Reliable quantum parity measurements are essential for fault-tolerant quantum computing. In quantum processors based on circuit QED, the fidelity and speed of multi-round quantum parity checks using an ancillary qubit can be compromised by photons remaining in the readout resonator post measurement, leading to ancilla dephasing and gate errors. The challenge of quickly depleting photons is biggest when maximizing the single-shot readout fidelity involves strong pulses turning the resonators non-linear. We experimentally demonstrate the numerical optimization of counter pulses for fast photon depletion in this non-analytic regime. We compare two methods, one using digital feedback and another running open loop. We assess both methods by minimizing the average number of rounds to ancilla measurement error. We acknowledge funding from the EU FP7 project SCALEQIT, FOM, and an ERC Synergy Grant.

  12. Steps toward fault-tolerant quantum chemistry.

    SciTech Connect

    Taube, Andrew Garvin

    2010-05-01

    Developing quantum chemistry programs on the coming generation of exascale computers will be a difficult task. The programs will need to be fault-tolerant and minimize the use of global operations. This work explores the use a task-based model that uses a data-centric approach to allocate work to different processes as it applies to quantum chemistry. After introducing the key problems that appear when trying to parallelize a complicated quantum chemistry method such as coupled-cluster theory, we discuss the implications of that model as it pertains to the computational kernel of a coupled-cluster program - matrix multiplication. Also, we discuss the extensions that would required to build a full coupled-cluster program using the task-based model. Current programming models for high-performance computing are fault-intolerant and use global operations. Those properties are unsustainable as computers scale to millions of CPUs; instead one must recognize that these systems will be hierarchical in structure, prone to constant faults, and global operations will be infeasible. The FAST-OS HARE project is introducing a scale-free computing model to address these issues. This model is hierarchical and fault-tolerant by design, allows for the clean overlap of computation and communication, reducing the network load, does not require checkpointing, and avoids the complexity of many HPC runtimes. Development of an algorithm within this model requires a change in focus from imperative programming to a data-centric approach. Quantum chemistry (QC) algorithms, in particular electronic structure methods, are an ideal test bed for this computing model. These methods describe the distribution of electrons in a molecule, which determine the properties of the molecule. The computational cost of these methods is high, scaling quartically or higher in the size of the molecule, which is why QC applications are major users of HPC resources. The complexity of these algorithms means that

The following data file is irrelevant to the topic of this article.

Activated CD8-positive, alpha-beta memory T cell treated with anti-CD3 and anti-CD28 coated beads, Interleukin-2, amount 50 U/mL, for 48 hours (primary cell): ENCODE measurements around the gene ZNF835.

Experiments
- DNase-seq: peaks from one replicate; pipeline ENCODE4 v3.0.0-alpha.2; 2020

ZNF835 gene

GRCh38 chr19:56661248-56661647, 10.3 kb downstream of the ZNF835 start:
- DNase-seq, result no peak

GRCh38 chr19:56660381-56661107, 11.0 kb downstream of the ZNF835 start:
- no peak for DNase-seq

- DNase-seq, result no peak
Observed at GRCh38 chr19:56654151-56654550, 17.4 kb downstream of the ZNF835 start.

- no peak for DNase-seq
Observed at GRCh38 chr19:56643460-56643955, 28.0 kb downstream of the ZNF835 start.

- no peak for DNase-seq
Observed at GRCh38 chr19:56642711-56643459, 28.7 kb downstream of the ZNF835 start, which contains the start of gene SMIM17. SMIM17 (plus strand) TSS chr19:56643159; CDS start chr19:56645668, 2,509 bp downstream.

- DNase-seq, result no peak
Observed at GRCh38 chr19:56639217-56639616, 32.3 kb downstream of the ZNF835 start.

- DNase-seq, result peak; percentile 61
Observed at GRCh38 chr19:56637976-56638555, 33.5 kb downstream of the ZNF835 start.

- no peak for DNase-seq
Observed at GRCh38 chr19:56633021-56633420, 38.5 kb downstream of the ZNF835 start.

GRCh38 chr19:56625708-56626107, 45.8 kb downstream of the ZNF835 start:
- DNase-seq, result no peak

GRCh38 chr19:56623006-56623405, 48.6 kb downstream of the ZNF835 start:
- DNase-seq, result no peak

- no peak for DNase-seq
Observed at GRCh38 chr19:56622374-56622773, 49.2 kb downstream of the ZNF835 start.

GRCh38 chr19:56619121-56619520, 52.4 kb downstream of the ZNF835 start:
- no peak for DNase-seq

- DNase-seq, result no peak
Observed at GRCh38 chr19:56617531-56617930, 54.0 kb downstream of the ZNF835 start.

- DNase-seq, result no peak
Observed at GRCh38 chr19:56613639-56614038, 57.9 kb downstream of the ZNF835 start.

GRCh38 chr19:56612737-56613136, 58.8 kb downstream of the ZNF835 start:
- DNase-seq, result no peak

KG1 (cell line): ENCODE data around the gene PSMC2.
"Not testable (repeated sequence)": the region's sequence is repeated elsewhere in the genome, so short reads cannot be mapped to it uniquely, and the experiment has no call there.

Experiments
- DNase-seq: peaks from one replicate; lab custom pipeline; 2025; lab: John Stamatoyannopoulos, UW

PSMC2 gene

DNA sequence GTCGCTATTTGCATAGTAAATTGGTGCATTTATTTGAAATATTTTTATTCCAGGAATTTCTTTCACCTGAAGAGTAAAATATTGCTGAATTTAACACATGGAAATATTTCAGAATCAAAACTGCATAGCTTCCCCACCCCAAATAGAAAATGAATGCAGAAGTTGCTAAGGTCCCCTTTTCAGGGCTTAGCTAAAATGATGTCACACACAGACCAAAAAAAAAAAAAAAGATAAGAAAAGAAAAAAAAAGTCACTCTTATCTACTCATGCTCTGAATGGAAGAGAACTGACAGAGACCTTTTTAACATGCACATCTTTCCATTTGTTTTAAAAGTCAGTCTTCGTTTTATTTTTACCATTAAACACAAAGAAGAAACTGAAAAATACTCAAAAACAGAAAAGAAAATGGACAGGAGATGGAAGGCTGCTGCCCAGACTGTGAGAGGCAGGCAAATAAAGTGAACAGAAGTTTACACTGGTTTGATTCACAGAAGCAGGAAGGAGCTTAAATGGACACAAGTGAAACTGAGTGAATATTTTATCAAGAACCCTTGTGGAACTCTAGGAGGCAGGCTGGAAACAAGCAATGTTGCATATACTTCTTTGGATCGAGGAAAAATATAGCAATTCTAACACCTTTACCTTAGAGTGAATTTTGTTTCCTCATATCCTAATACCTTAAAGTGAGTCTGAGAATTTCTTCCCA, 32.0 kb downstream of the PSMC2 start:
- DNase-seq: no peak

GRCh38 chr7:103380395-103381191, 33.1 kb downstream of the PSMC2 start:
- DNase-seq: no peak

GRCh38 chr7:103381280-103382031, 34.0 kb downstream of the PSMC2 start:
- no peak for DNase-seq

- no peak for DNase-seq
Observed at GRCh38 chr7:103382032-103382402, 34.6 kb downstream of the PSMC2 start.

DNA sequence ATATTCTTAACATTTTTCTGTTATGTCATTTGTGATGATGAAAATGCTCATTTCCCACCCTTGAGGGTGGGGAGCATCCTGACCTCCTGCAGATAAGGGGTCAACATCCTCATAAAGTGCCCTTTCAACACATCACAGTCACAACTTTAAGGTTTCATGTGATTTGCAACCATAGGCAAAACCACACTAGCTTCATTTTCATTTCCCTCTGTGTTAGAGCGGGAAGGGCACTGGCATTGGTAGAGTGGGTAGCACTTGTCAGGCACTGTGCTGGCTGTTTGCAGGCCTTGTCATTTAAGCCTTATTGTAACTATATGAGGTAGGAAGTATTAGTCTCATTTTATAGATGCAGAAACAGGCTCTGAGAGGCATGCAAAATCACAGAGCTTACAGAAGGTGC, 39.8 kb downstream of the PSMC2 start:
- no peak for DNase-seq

13. Reliability of voting in fault-tolerant software systems for small output spaces

    NASA Technical Reports Server (NTRS)

    Mcallister, David F.; Sun, Chien-En; Vouk, Mladen A.

    1987-01-01

    Under a voting strategy in a fault-tolerant software system there is a difference between correctness and agreement. An independent N-version programming reliability model is proposed for treating small output spaces which distinguishes between correctness and agreement. System reliability is investigated using analytical relationships and simulation. A consensus majority voting strategy is proposed and its performance is analyzed and compared with other voting strategies. Consensus majority strategy automatically adapts the voting to different component reliability and output space cardinality characteristics. It is shown that absolute majority voting strategy provides a lower bound on the reliability provided by the consensus majority, and 2-of-n voting strategy an upper bound. If r is the cardinality of the output space it is proved the 1/r is a lower bound on the average reliability of fault-tolerant system components below which the system reliability begins to deteriorate as more versions are added.

  14. Block QCA Fault-Tolerant Logic Gates

    NASA Technical Reports Server (NTRS)

    Firjany, Amir; Toomarian, Nikzad; Modarres, Katayoon

    2003-01-01